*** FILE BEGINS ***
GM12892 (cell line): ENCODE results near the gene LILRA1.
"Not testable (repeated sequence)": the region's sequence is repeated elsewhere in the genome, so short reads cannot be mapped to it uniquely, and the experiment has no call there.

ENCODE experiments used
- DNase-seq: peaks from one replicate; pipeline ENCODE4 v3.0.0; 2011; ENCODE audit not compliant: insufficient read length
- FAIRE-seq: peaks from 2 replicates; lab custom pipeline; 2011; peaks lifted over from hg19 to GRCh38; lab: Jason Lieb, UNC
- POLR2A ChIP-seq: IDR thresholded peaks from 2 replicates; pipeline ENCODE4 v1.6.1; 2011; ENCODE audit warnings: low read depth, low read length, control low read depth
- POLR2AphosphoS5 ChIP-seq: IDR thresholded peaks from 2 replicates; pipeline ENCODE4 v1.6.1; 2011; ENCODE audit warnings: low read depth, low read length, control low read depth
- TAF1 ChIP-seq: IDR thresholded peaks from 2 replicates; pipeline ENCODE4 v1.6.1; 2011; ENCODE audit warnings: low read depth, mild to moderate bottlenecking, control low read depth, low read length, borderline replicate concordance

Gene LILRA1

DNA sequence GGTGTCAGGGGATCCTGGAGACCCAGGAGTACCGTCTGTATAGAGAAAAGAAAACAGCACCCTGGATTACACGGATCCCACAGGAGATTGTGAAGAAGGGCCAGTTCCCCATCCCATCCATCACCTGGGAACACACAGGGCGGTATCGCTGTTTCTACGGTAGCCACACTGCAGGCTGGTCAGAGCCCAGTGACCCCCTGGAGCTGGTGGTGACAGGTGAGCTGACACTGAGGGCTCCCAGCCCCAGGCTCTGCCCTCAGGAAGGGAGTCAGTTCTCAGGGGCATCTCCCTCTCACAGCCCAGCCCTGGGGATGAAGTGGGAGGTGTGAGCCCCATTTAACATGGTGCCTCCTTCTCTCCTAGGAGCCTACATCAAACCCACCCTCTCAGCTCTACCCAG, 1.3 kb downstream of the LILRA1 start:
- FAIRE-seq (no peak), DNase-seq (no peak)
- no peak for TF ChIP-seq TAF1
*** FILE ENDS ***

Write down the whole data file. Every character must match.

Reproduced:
GM12892 (cell line): ENCODE results near the gene LILRA1.
"Not testable (repeated sequence)": the region's sequence is repeated elsewhere in the genome, so short reads cannot be mapped to it uniquely, and the experiment has no call there.

ENCODE experiments used
- DNase-seq: peaks from one replicate; pipeline ENCODE4 v3.0.0; 2011; ENCODE audit not compliant: insufficient read length
- FAIRE-seq: peaks from 2 replicates; lab custom pipeline; 2011; peaks lifted over from hg19 to GRCh38; lab: Jason Lieb, UNC
- POLR2A ChIP-seq: IDR thresholded peaks from 2 replicates; pipeline ENCODE4 v1.6.1; 2011; ENCODE audit warnings: low read depth, low read length, control low read depth
- POLR2AphosphoS5 ChIP-seq: IDR thresholded peaks from 2 replicates; pipeline ENCODE4 v1.6.1; 2011; ENCODE audit warnings: low read depth, low read length, control low read depth
- TAF1 ChIP-seq: IDR thresholded peaks from 2 replicates; pipeline ENCODE4 v1.6.1; 2011; ENCODE audit warnings: low read depth, mild to moderate bottlenecking, control low read depth, low read length, borderline replicate concordance

Gene LILRA1

DNA sequence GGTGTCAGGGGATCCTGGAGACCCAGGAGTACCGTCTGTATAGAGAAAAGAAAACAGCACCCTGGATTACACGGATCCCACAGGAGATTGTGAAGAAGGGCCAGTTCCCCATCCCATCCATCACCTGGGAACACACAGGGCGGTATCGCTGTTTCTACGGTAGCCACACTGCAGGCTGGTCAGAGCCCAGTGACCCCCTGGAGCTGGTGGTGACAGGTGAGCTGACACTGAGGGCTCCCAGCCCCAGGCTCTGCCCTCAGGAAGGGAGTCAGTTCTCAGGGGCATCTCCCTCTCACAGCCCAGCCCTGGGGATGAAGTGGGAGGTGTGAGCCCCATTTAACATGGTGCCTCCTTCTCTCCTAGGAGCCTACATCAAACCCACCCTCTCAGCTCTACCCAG, 1.3 kb downstream of the LILRA1 start:
- FAIRE-seq (no peak), DNase-seq (no peak)
- no peak for TF ChIP-seq TAF1